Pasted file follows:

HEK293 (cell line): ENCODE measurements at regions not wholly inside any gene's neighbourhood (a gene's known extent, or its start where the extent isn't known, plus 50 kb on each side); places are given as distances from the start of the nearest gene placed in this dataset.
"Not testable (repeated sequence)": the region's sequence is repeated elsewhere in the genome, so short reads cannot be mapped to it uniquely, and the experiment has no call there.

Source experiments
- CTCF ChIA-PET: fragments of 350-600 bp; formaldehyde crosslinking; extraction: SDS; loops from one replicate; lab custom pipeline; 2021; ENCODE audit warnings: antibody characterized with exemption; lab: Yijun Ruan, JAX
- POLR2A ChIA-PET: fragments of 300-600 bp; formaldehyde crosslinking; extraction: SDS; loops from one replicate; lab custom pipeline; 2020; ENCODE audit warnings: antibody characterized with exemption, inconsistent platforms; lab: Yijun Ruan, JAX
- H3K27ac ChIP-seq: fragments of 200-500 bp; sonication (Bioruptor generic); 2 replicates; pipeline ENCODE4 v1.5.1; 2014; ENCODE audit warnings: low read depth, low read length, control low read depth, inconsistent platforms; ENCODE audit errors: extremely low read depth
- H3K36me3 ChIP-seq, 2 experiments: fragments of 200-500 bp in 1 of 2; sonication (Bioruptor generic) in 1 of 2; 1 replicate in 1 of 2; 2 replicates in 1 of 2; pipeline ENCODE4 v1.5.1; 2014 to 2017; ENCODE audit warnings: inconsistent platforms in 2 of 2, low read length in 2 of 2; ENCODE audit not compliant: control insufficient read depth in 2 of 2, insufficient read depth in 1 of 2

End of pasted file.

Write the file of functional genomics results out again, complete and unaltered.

HEK293 (cell line): ENCODE measurements at regions not wholly inside any gene's neighbourhood (a gene's known extent, or its start where the extent isn't known, plus 50 kb on each side); places are given as distances from the start of the nearest gene placed in this dataset.
"Not testable (repeated sequence)": the region's sequence is repeated elsewhere in the genome, so short reads cannot be mapped to it uniquely, and the experiment has no call there.

Source experiments
- CTCF ChIA-PET: fragments of 350-600 bp; formaldehyde crosslinking; extraction: SDS; loops from one replicate; lab custom pipeline; 2021; ENCODE audit warnings: antibody characterized with exemption; lab: Yijun Ruan, JAX
- POLR2A ChIA-PET: fragments of 300-600 bp; formaldehyde crosslinking; extraction: SDS; loops from one replicate; lab custom pipeline; 2020; ENCODE audit warnings: antibody characterized with exemption, inconsistent platforms; lab: Yijun Ruan, JAX
- H3K27ac ChIP-seq: fragments of 200-500 bp; sonication (Bioruptor generic); 2 replicates; pipeline ENCODE4 v1.5.1; 2014; ENCODE audit warnings: low read depth, low read length, control low read depth, inconsistent platforms; ENCODE audit errors: extremely low read depth
- H3K36me3 ChIP-seq, 2 experiments: fragments of 200-500 bp in 1 of 2; sonication (Bioruptor generic) in 1 of 2; 1 replicate in 1 of 2; 2 replicates in 1 of 2; pipeline ENCODE4 v1.5.1; 2014 to 2017; ENCODE audit warnings: inconsistent platforms in 2 of 2, low read length in 2 of 2; ENCODE audit not compliant: control insufficient read depth in 2 of 2, insufficient read depth in 1 of 2